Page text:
How to Write Songs That Have Commercial Appeal

Songwriting is a very personal process that involves sharing not just your talent but also your story and experiences through your own cultural lens. But if your goal in writing songs is to sell them to popular artists then you need to create music that also has commercial appeal.

Songwriting is a very personal process that involves sharing not just your talent but also your story and experiences through your own cultural lens. But if your goal in writing songs is to sell them to popular artists then you need to create music that also has commercial appeal.

  1. Be Mindful of Your Audience

The first thing you want to ensure is that you know which audience you’re writing for. Will you be going after teenyboppers who are into the high tempo stuff, or a more mature audience that likes slower jams? Whatever the case, you need to target specific audiences or you might lose everyone. Of course, there’s always a chance of crossover success, but you will need to impress your core audience first.

  1. Strive for Killer Hooks and Memorable Choruses

If you think of all the songs that you like and listen to on a regular basis, you will realize that many of them have hooks and choruses that you just can’t get out of your head. A good hook or chorus can mean the difference between someone falling in love with your song after just hearing a snippet and forgetting it after hearing the entire thing. Pretty often, you might decide not to like a song because of its theme or the artist who sings it, yet, long after you listen, you just can’t get the hook or chorus out of your head. That’s the power of writing a good hook and/or chorus, so this is one aspect you need to spend time on to increase commercial viability.

  1. Couple Good Lyrics with Great Melodies

Good melody and lyrics also get stuck in the heads of listeners and make them want to keep listening. No matter how strong your lyrics are, if the melody is weak the message will be lost because people will not be inclined to listening to the words. On the other hand, a good melody will shed light on your lyrics and if they are weak, you will probably have the same result. So, you need a good balance of both to enhance commercial appeal in your songs.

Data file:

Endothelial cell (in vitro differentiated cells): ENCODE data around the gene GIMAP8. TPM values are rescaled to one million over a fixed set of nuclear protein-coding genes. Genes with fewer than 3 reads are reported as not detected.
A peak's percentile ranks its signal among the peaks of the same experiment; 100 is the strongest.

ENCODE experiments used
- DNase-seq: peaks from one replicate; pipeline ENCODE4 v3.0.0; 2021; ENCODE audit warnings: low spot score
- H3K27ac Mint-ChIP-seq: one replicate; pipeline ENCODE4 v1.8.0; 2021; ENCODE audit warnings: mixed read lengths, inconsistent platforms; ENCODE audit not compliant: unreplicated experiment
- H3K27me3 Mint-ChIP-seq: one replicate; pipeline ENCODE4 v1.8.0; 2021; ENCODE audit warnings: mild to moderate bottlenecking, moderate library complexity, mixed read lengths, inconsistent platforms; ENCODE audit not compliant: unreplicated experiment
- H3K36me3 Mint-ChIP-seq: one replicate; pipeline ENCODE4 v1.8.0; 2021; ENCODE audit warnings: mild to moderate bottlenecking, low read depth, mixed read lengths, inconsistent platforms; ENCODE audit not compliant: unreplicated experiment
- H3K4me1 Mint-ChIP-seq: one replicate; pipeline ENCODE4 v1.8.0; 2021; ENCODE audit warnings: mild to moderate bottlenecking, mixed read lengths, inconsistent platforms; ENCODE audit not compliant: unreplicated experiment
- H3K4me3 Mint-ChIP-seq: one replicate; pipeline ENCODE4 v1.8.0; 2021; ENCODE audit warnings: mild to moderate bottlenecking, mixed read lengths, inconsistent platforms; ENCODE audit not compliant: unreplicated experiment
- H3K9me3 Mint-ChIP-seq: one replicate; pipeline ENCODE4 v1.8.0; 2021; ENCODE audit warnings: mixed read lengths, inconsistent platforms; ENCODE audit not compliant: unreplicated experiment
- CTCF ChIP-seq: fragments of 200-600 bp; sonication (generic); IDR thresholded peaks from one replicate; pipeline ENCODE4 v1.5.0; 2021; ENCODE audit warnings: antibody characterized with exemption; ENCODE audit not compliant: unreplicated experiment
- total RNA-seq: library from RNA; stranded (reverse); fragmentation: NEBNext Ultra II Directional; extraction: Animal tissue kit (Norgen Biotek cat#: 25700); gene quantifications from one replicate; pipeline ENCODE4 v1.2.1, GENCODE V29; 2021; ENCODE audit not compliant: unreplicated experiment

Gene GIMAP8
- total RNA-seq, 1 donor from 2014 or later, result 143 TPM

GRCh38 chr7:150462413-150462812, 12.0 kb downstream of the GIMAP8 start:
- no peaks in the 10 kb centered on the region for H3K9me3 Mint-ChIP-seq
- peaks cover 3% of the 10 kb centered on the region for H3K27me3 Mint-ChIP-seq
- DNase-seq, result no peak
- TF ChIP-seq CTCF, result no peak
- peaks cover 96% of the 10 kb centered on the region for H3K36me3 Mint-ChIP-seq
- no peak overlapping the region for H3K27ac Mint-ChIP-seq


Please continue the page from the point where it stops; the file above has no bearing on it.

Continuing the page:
1. Focus on Creating Workable Song Structures

Most pop songs have similar song structures and that is deliberate. Music listeners are naturally drawn to certain types of structures that allow songs to flow effortlessly, along with causing them to be easily remembered. To get an idea of song structures that work, you can do a simple task as listening to the top songs on Billboard and dissecting each to see how they are arranged.

  1. Invest in Good Production

Poor production can stifle any demo or full song, regardless of how well written and arranged it is. Whether you use a traditional studio, your own equipment at home, or an online recording studio, good production should focus on great harmony, rhythm, and chord progression, among other things that ensure a clean, professional mix that is pleasant to listen to.

  1. Take a Songwriting Class

Writing a commercially appealing song means being able to put all the right elements together the right way. Not every good lyricist knows how to incorporate melody; likewise, you may be able to craft good hooks but don’t know how to structure the rest of your songs properly so that they have mass appeal. Educating yourself on all the important aspects of songwriting can give you that extra edge.

Finding success in the music world is not easy. You have to be hungry enough to move past failures and keep going, and be on the lookout for new opportunities, even after finding success. That, and making songs that have commercial appeal.

The SongCat Team
About the Author
The SongCat Team

We believe in supporting artists of all levels of their musical journey, from the 40-year music business veteran, to the burgeoning songwriter who are looking to polish their craft. We also believe that creating professional, high quality, and expertly mixed recordings shouldn’t be limited to high budget record deals.

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